Reading out the Doha Declaration, Al-Attiya said the long-anticipated common market will be brought into play as of Jan. 1, 2008…. (Read on …)

Foreign Debt

Filed under: China, Economic, GCC, Russia, Saudi Arabia, USA, Yemen, banking — by Jane Novak at 4:44 pm on Tuesday, December 11, 2007

Saudi Arabia, Russia Yemen’s biggest creditors by far.

Yemen Observer

External Yemeni debt, the debts that Yemen owes to foreign countries, increased to $5.620 billion by the end of July 2007, compared with $5.469 billion at the end of December 2006, according to the official report issued by the Central Bank of Yemen. The amount Yemen currently owes other countries equals some 34 percent of its Gross Domestic Product.

The Central Bank report listed Yemen’s debts to member states of the Paris Club as follows: $1.242 billion to Russia; $233 million to Japan; $99 million to the US; $87 million to France; $24 million to Italy and $26 million to Spain.The Paris Club is an informal group of financial officials from 19 of the world’s richest countries which provides financial services such as debt restructuring, relief and cancellation to indebted countries and their creditors.

The report showed that debt to non-members of the Paris Club is also large, having reached $978 billion. It includes debts of $318 million to the Saudi Fund; $164 million to the Kuwait Fund; $154 million to Kuwait Deposits; $170 million to China; $34 million to Korea; $79 million to Algeria; $35 million to Poland and $17 million to the Iraqi Fund. (Read on …)

Regional Pipelines

Filed under: GCC, Iran, Oil, Other Countries, Saudi Arabia, USA, Yemen — by Jane Novak at 9:00 pm on Tuesday, August 28, 2007

If this is true, it explains a lot including GCC and Saudi support, US patience, but the report is from Debka. More here by John.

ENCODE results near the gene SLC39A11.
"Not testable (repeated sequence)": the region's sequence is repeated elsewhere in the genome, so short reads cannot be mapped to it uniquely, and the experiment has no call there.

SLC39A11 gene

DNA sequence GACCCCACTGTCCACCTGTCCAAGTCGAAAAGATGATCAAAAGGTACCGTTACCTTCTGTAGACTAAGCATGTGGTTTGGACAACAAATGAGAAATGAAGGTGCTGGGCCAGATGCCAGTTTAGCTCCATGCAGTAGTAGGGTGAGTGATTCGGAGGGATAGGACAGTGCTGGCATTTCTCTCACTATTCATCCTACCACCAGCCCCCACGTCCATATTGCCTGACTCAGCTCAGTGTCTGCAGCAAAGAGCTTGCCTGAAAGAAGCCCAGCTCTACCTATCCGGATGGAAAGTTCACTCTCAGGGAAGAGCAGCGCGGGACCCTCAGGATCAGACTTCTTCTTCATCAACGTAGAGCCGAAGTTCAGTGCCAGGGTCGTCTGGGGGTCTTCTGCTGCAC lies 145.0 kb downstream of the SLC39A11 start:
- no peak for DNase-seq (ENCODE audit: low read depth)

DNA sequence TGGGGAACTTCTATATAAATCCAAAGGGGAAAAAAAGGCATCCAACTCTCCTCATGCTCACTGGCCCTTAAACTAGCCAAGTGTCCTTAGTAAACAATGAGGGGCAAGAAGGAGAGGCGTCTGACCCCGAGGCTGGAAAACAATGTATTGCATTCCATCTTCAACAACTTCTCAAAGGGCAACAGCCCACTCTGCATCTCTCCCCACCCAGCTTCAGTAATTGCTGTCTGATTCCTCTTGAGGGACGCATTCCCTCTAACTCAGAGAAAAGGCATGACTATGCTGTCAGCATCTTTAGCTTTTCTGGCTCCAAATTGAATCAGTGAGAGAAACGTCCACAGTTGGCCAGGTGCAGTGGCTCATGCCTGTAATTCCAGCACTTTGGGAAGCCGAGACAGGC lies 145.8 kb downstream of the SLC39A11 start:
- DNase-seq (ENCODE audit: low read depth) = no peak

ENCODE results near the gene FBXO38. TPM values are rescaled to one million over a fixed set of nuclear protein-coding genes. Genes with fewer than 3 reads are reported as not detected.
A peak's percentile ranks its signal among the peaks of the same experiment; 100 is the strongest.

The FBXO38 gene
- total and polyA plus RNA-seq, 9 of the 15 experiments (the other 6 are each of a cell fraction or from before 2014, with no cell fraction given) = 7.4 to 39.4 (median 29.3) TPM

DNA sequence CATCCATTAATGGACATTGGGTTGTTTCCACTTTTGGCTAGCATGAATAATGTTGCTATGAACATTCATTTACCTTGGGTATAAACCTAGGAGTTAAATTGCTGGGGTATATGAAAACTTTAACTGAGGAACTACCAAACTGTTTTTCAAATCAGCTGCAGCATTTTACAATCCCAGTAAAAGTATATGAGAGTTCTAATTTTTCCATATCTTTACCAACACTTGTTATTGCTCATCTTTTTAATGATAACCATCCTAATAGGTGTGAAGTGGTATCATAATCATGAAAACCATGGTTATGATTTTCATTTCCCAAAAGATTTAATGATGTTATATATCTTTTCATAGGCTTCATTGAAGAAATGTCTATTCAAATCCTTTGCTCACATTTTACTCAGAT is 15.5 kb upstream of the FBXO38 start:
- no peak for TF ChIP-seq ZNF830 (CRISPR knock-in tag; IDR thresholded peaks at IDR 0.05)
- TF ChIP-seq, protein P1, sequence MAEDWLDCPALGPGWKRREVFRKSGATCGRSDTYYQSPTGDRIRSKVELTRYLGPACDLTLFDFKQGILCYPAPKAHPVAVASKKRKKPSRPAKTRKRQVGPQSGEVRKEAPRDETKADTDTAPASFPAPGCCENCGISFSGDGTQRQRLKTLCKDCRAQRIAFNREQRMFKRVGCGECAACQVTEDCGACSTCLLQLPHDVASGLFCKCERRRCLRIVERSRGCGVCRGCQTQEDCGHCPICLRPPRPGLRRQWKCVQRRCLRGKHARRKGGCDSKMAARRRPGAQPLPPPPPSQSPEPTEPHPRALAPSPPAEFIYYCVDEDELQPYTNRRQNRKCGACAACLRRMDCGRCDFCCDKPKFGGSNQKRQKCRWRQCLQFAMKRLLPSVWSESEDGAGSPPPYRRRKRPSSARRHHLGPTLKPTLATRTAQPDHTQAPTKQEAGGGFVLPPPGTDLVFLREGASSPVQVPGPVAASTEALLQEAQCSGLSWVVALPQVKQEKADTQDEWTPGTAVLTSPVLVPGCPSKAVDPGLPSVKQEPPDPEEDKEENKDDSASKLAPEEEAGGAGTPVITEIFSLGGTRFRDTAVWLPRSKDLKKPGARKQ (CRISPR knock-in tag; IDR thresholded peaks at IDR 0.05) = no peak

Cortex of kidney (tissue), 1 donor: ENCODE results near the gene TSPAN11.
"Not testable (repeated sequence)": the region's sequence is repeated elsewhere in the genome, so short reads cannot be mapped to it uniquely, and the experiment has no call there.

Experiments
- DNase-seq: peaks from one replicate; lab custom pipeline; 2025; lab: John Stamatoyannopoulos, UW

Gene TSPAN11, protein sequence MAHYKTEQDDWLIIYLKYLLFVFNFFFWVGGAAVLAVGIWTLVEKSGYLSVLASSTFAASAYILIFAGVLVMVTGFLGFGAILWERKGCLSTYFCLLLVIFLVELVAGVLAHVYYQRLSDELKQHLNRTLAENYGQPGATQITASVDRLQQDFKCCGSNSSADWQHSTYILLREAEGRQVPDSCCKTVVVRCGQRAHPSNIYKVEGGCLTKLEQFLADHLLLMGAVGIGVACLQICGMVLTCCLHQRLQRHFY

The Yemen oil pipe line is scheduled to run through Hadramout to Makalla. The map with all the pipes is interesting too.

Saudi Arabia, Bahrain, the United Arab Emirates, Oman and Yemen have launched the vast Trans-Arabia Oil Pipeline project with encouragement from Washington, DEBKA-Net Weekly 313 revealed on Aug. 10, 2007. By crisscrossing Arabia overland, the net of oil pipelines will bypass the Straits of Hormuz at the throat of the Persian Gulf and so remove Gulf oil routes from the lurking threat of Iranian closure.

The 35,000-strong new Saudi security force, disclosed this week, will protect the new project, together with the oil installations of the world’s biggest oil exporter, from attack by such enemies as al Qaeda or Iran. The first 5,000 recruits are already in training, as plans advance to start laying the first section of the new pipeline system in November, 2007.

Because of the sensitivity of their mission, Saudi security experts assisted by American advisers are thoroughly screening each recruit about his family, tribal and past associations to weed out religious extremists. DEBKAfile adds that the new oil security force will be the third largest in Saudi Arabia, after the armed forces and the National Guard.

The first Trans-Arabia pipeline will carry 5 million barrels of oil a day, almost one third of the 17 million barrels produced by Gulf emirates. The crude will be pumped through pipes running from the world’s biggest oil terminal owned by Saudi Aramco at Ras Tannura, south to S. Yemen’s oil port of Mukallah and west to the Red Sea port and industrial town of Yanbu north of Jeddah.

The $6 billion investment in the first stage will come from the participating governments within the framework of the Gulf Cooperation Council – GCC. (Read on …)

Donors and Aid

Filed under: Donors, UN, GCC, USA, Yemen — by Jane Novak at 5:51 pm on Thursday, June 21, 2007

US

The United States has announced that it is raising the upper limit of its annual support to Yemen to $45 million US dollars for the year 2007. The American government decided to raise its assistance to Yemen to $45 million representing an increase of about $25 million, according to Nabil Ali Shayban, the general director of the International Cooperation Unit for European and American Affairs at the Ministry of Planning and International Cooperation in a staement to Saba news agency last Wednesday.